VUMC receives state grant to evaluate innovative models of nursing care that include screening and responding to social drivers of healthAug. 15, 2023, 2:09 PM
by Matt Batcheldor
Vanderbilt University Medical Center has received a $3.9 million grant from the Tennessee Department of Health to evaluate innovative models of nursing care that include screening and responding to social drivers of health to better meet the needs of all VUMC patients.
The state’s Healthcare Resiliency Program — Practice Transformation and Extension Grant is intended to “encourage innovations in the delivery of health and health care services that foster improved health outcomes,” according to grant criteria. “This could include innovative or alternative care delivery models, enhanced care coordination, investments in technology, innovation, or partnerships which have the potential to change and improve how services are delivered, particularly with respect to minority, rural and other traditionally underserved groups.”
Vanderbilt’s approved grant project brings together a 27-member multidisciplinary team including researchers, VUMC clinical staff and faculty from Vanderbilt University School of Nursing to solve two main issues — how to mitigate nursing staff shortages to ensure optimal care quality and patient safety in the hospital, and how to improve care for underserved groups following hospital discharge. Both issues have been exacerbated by the COVID-19 pandemic.
“We have this incredible opportunity with this large multidisciplinary team of researchers, clinical care experts and clinical care teams to work together to do something that will help our staff and be of direct benefit to our patients,” said project lead Sandra Simmons, PhD, professor of Medicine. “We are implementing this project in real time, where there is this very tangible direct relationship between what we’re trying to accomplish as part of the project and decisions we are making in clinical practice. And that is really exciting to be a part of.”
Nursing staff, both at VUMC and nationwide, came under increased strain during the pandemic, as more experienced nurses retired and turnover increased. As a result, a greater proportion of the workforce is comprised of novice nurses. The project team is looking at alternative care models to better support novice nurses to ensure patient safety and increase nurse job satisfaction and retention.
Simmons said the project will expand existing research funded by the Agency for Healthcare Research and Quality using simulation modeling of optimal hospital staffing to determine which alternative staffing models are most beneficial to both staff and patients. She said the modeling is itself innovative, using time-and-motion data to determine how much time various tasks take in different hospital units with diverse patient care needs, providing reliable and objective data. The resulting data could determine how to apportion nursing care differently and optimally, and how to strategically bolster licensed nursing care with care partners in certain units to free up time for nurses to focus on RN-specific tasks.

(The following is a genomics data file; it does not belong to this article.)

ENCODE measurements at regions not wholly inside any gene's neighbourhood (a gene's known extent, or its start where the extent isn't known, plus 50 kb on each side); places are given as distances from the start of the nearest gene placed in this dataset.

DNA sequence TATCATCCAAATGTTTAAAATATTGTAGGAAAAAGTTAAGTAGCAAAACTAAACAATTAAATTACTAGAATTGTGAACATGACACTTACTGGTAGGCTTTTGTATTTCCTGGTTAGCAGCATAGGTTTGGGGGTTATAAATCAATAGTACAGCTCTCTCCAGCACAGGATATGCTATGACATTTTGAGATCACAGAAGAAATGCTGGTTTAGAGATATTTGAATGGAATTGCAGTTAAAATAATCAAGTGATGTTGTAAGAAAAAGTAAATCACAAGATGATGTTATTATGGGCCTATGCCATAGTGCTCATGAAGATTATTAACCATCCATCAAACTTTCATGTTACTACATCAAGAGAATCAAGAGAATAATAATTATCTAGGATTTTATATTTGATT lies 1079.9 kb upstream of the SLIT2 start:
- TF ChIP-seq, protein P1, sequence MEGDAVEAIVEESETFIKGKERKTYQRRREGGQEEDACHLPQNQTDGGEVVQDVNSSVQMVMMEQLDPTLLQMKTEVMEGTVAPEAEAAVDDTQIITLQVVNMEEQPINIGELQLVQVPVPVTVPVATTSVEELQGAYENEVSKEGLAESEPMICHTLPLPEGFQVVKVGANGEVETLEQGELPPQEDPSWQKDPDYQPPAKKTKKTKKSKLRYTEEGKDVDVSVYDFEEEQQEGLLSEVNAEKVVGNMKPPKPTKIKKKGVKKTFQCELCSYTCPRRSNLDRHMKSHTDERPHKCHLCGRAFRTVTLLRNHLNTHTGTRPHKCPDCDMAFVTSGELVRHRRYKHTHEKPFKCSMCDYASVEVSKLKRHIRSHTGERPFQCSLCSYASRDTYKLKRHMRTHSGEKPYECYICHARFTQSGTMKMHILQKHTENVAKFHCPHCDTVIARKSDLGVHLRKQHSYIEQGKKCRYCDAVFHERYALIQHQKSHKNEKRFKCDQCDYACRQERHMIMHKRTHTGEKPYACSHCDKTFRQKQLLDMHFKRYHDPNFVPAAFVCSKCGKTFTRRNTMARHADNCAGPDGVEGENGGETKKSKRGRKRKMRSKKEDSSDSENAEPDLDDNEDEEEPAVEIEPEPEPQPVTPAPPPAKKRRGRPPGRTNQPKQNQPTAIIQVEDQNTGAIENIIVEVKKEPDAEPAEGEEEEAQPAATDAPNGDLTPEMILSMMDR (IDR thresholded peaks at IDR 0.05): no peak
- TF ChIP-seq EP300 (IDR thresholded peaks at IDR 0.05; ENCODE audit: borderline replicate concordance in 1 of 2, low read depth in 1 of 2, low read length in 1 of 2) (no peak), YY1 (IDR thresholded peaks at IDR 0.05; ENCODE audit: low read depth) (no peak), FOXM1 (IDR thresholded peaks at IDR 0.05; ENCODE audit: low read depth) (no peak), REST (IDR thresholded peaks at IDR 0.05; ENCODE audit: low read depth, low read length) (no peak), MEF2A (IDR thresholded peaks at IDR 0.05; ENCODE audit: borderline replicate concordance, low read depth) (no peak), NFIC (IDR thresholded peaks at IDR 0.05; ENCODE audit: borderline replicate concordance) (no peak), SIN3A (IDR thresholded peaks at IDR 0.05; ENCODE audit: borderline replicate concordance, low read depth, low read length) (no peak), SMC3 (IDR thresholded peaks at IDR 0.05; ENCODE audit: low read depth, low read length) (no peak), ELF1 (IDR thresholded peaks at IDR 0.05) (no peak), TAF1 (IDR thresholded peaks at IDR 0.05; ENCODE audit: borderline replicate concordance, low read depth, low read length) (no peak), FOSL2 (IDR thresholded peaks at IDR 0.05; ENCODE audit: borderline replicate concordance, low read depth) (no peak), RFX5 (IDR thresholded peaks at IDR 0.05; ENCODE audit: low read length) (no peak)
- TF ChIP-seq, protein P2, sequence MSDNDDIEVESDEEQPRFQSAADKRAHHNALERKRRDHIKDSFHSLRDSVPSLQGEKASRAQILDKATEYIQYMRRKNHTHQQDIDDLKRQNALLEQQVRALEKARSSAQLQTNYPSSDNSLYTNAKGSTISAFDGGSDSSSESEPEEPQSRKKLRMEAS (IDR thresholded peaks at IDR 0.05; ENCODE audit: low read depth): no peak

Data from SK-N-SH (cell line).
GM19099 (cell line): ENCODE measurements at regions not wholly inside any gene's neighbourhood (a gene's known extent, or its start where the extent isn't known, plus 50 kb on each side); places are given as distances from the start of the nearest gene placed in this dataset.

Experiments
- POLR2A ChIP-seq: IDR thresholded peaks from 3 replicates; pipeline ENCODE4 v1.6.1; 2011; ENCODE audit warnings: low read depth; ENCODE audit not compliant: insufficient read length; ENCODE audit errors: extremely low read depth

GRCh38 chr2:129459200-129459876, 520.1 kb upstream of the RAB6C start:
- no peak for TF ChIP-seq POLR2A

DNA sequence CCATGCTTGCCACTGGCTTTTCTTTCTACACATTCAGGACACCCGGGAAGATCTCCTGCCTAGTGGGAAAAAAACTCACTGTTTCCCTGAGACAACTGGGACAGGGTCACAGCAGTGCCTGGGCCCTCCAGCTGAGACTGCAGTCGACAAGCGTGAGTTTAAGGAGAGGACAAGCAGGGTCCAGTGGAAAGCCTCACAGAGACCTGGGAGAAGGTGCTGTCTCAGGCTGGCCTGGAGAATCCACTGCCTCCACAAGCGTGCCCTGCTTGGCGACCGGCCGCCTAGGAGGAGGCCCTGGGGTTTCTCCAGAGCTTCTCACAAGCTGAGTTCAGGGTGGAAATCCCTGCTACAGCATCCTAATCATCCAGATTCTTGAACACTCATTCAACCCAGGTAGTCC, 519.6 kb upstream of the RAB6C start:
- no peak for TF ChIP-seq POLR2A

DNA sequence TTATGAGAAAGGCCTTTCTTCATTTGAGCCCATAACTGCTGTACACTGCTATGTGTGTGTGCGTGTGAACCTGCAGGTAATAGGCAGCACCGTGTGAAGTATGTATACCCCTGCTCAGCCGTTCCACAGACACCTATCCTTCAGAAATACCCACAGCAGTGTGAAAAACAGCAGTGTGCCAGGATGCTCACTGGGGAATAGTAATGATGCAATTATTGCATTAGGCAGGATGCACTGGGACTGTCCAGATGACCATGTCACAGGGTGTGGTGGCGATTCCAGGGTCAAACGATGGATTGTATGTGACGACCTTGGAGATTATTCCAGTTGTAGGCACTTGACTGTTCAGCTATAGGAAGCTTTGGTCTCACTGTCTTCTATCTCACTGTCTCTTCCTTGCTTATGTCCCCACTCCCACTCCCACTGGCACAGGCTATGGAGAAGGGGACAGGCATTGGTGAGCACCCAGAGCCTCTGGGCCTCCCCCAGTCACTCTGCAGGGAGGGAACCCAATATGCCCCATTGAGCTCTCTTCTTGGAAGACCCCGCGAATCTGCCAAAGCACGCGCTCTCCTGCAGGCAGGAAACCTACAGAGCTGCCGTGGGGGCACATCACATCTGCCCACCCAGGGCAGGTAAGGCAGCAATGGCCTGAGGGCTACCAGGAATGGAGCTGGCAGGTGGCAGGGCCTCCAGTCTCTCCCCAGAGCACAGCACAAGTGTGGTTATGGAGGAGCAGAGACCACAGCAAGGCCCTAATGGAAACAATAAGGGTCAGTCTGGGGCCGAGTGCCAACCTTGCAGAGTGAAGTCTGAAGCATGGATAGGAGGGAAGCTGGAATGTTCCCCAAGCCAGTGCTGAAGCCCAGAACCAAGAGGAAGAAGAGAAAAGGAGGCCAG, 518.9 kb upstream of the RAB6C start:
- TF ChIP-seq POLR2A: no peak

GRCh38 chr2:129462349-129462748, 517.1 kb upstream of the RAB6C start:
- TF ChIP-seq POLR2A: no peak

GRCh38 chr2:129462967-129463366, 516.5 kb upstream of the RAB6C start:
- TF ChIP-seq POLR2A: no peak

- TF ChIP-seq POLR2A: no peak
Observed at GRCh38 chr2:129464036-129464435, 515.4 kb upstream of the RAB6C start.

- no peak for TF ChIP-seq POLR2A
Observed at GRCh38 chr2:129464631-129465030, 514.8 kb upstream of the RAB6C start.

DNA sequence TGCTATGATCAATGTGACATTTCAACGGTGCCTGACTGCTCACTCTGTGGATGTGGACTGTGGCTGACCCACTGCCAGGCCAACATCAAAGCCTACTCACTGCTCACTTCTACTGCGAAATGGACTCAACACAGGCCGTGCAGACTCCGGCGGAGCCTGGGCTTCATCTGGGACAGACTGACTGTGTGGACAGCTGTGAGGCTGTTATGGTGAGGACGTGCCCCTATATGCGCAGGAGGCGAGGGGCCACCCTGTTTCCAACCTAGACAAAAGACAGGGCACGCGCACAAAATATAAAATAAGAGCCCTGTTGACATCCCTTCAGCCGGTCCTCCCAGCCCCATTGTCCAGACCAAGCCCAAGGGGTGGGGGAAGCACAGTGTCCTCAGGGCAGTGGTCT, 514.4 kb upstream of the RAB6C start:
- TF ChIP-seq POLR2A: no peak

The research pairs the expertise of VUMC nurses with VUSN nurse faculty.
“Vanderbilt University School of Nursing has been working with the VUMC Nursing Models of Care team to model and test new ways to augment the ability of nursing care teams to provide care for hospitalized patients who have complex care needs,” said Ruth Kleinpell, PhD, ACNP-BC, Independence Foundation Professor of Nursing Education and associate dean for Clinical Scholarship at VUSN. “We are excited about this opportunity to contribute to advancing the transformation of nursing care with this state grant to better meet the health care needs of the residents of Tennessee.”
The project team is also working to improve the coordination of care services for underserved patients, including those who present with social drivers of health challenges such as financial strain due to medication costs, transportation needs to get to their medical appointments, housing instability, food insecurity and poor health literacy, all of which are shown to adversely affect health outcomes. Addressing overall staffing shortages within the hospital will also help to improve care for underserved patients, because such shortages affect VUMC’s ability to provide wide-scale screening and referrals to address social drivers of health.
Addressing the needs of underserved populations is twofold — to build screening for social drivers of health into routine clinical practice and, when such needs are identified for Vanderbilt patients, to connect them with community resources after hospital discharge to further support optimal health outcomes.
The project seeks to build on two existing strategies to improve routine screening for underserved populations. One, the Vanderbilt Discharge Care Clinic, provides follow-up care and coordination of community-based services after hospital discharge, with a goal of reducing hospital readmissions. The other, the Emergency Discharge Clinic, provides similar care after discharge from the Emergency Department.
While VUMC currently assesses health literacy and interpersonal safety, the project team will work with the clinical care teams and the Office of Health Equity to identify screening tools most acceptable to patients and community partnerships that can meet patients’ needs, particularly those in rural and/or medically underserved counties.
“This project is an excellent example of a multidisciplinary partnership that includes Vanderbilt clinical nurse teams and nurse researchers, all with the common goal of improving nurse satisfaction and better outcomes for our patients,” said Executive Chief Nursing Officer Marilyn Dubree, MSN, RN, NE-BC. “It truly does take a village, and I am excited to see what this talented group of colleagues will accomplish in the coming years.”